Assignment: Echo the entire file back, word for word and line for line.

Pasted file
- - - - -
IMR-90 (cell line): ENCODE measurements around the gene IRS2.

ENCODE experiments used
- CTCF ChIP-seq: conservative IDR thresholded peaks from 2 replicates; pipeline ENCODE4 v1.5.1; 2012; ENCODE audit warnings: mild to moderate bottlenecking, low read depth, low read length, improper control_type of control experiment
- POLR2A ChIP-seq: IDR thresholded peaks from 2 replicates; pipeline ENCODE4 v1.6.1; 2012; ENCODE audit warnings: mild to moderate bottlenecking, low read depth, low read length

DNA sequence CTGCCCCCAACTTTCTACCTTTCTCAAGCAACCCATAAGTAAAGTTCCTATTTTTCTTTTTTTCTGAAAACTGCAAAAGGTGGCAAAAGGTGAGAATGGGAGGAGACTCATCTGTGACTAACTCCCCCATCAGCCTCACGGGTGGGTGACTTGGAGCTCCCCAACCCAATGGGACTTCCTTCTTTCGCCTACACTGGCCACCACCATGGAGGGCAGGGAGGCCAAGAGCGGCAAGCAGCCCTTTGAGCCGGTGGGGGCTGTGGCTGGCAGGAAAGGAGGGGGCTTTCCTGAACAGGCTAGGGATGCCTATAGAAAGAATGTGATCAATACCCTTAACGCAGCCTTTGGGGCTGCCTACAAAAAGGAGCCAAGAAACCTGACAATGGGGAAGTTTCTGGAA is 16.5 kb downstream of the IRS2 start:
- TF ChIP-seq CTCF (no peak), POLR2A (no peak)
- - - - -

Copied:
IMR-90 (cell line): ENCODE measurements around the gene IRS2.

ENCODE experiments used
- CTCF ChIP-seq: conservative IDR thresholded peaks from 2 replicates; pipeline ENCODE4 v1.5.1; 2012; ENCODE audit warnings: mild to moderate bottlenecking, low read depth, low read length, improper control_type of control experiment
- POLR2A ChIP-seq: IDR thresholded peaks from 2 replicates; pipeline ENCODE4 v1.6.1; 2012; ENCODE audit warnings: mild to moderate bottlenecking, low read depth, low read length

DNA sequence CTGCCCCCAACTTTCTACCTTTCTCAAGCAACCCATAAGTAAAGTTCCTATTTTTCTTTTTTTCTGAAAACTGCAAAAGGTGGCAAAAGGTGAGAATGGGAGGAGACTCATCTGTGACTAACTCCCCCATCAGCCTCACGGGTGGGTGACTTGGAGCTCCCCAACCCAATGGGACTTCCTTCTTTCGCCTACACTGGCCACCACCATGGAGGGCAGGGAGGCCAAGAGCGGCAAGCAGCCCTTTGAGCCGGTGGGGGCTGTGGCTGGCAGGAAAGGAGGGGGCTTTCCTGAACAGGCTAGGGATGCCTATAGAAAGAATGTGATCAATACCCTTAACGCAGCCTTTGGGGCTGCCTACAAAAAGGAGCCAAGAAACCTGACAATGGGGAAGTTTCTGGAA is 16.5 kb downstream of the IRS2 start:
- TF ChIP-seq CTCF (no peak), POLR2A (no peak)